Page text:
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Who is unemployed in America? The answer might surprise you

POSTED: November 3, 2017 12:29 p.m.
Eric Schulzke/

Aerial view of Salt Lake City, Wednesday, March 9, 2016.

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The good news is that the official unemployment rate has fallen to a very low 4.4 percent, approaching what economists call "full employment."

The bad news is that the real number of out-of-work Americans may be closer to 14 percent, according to a new study by the Brookings Institution.

The study arrives at its number by including not just those actively looking for work but also those who need jobs but gave up looking.

The Brookings study also splits out-of-work Americans into seven groups, outlined in the following pie chart. The groups are divided mainly by age and education levels, with the largest group made up of those with low education levels in their prime working years.

The point of the study is that better understanding who needs work is the key to finding better solutions that fit their needs.

Many economists have long questioned the traditional unemployment figure because it ignores people working part time who would rather be working full time as well as discouraged workers who have left the workforce and are no longer actively seeking work.

To better capture these discouraged workers, many experts look to the Labor Force Participation Rate, as supplied by the Bureau of Labor Statistics. The participation rate categorizes everyone over the age of 16 as either in the workforce or out of it.

But that number may be too broad. The Brookings researchers note that many of those out of the workforce would not work even if they could find a job, which is a different question than whether they are actively looking.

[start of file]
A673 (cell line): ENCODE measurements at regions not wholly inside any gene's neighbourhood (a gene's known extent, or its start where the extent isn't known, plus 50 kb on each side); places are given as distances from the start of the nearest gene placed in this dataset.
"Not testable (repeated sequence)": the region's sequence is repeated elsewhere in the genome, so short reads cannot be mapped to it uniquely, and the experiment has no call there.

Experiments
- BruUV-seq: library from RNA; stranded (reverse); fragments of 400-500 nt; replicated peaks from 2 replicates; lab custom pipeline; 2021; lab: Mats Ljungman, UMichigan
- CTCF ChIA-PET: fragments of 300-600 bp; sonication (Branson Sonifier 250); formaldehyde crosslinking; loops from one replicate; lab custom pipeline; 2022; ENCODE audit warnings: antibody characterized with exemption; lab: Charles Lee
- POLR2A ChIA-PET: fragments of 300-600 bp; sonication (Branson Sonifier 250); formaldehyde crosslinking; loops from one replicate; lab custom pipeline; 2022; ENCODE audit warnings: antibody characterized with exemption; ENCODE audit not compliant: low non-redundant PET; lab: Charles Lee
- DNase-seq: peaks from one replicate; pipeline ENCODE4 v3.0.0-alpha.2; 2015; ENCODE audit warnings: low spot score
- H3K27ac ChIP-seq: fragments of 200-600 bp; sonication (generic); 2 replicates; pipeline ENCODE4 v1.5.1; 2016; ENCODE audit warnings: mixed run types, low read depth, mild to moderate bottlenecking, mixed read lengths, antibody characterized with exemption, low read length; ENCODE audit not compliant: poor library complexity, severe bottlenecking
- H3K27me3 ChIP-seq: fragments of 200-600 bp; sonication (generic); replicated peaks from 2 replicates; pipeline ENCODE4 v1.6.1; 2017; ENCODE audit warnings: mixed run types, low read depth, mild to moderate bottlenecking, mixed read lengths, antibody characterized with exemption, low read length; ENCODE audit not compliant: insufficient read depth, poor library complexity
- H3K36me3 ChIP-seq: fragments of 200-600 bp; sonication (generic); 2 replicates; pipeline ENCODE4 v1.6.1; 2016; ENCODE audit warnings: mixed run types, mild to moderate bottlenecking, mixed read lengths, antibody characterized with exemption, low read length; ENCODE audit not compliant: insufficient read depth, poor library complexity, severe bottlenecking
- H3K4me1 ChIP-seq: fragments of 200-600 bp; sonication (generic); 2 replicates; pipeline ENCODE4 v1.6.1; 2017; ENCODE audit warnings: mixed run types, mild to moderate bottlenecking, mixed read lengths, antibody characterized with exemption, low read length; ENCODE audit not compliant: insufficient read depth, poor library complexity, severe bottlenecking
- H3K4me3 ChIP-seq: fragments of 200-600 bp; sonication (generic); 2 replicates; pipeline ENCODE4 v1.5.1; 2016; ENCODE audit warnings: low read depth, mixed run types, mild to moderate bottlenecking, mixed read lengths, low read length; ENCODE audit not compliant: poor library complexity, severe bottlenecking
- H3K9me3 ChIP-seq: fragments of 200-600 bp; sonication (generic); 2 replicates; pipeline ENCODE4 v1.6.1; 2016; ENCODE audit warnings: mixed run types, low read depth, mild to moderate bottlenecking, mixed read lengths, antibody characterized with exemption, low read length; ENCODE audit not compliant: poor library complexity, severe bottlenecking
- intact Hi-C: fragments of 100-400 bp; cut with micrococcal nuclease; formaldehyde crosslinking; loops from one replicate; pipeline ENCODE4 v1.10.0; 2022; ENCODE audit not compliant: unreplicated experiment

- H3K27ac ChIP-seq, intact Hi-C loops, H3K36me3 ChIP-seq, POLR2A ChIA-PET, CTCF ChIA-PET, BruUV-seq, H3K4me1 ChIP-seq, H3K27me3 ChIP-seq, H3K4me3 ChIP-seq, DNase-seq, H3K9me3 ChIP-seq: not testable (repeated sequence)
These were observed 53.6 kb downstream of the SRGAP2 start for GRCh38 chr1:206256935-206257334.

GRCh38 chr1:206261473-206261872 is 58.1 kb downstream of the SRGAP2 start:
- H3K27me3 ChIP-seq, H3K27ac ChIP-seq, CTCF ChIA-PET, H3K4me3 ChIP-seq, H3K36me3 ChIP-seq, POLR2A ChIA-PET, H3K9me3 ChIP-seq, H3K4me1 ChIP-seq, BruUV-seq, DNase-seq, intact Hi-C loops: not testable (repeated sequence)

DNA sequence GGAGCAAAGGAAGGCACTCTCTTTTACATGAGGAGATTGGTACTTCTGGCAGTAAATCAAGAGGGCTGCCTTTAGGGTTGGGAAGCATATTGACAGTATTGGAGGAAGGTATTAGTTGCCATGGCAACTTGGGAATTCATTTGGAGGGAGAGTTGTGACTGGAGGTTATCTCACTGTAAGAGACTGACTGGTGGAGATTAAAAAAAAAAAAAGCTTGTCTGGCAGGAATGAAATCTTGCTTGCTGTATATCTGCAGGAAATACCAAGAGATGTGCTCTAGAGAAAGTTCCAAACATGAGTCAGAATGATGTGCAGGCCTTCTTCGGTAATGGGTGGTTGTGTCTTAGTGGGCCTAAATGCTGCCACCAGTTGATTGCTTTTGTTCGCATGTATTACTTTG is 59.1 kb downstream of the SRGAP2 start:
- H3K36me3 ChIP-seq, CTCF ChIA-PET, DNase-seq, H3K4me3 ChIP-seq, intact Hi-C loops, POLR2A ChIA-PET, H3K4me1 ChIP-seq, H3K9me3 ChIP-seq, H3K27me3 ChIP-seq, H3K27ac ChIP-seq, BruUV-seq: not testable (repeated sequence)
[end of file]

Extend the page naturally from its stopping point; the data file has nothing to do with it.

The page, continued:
In arriving at a final "out-of-work" total, the study included those who were out of the workforce and not looking, but excluded students, the elderly, the disabled and those who choose not to work because their spouse's income is sufficient.

The largest group of out-of-work Americans in their analysis was by far "less-educated prime-age people." This group has low education levels, with 44 percent having not completed high school.

"The plurality [of the "less-educated prime-age people group"] is Latino," the study notes, "and nearly half were born outside the United States โ€” although two-thirds of all members are U.S. citizens. A large percentage are English language-learners and over half speak a language other than English at home."

The next largest "out-of-work" group, at 13.9 percent, is the "motivated and moderately educated younger people" group, with a very different profile.

This group has at least some college, and often an associate's degree. They are young, usually native English speakers, and a much higher percentage of them are caring for children.

The gist of the Brookings study is that policy solutions require a better understanding of problems, and that sweeping labels such as "the unemployed" can often hide as much as they reveal.

Tailored solutions suggested in the study include job search help for older workers approaching retirement and educated but underemployed younger workers, which together comprise about half of out-of-work people. Additional education and job training are more appropriate for less-educated younger workers, the report argues.
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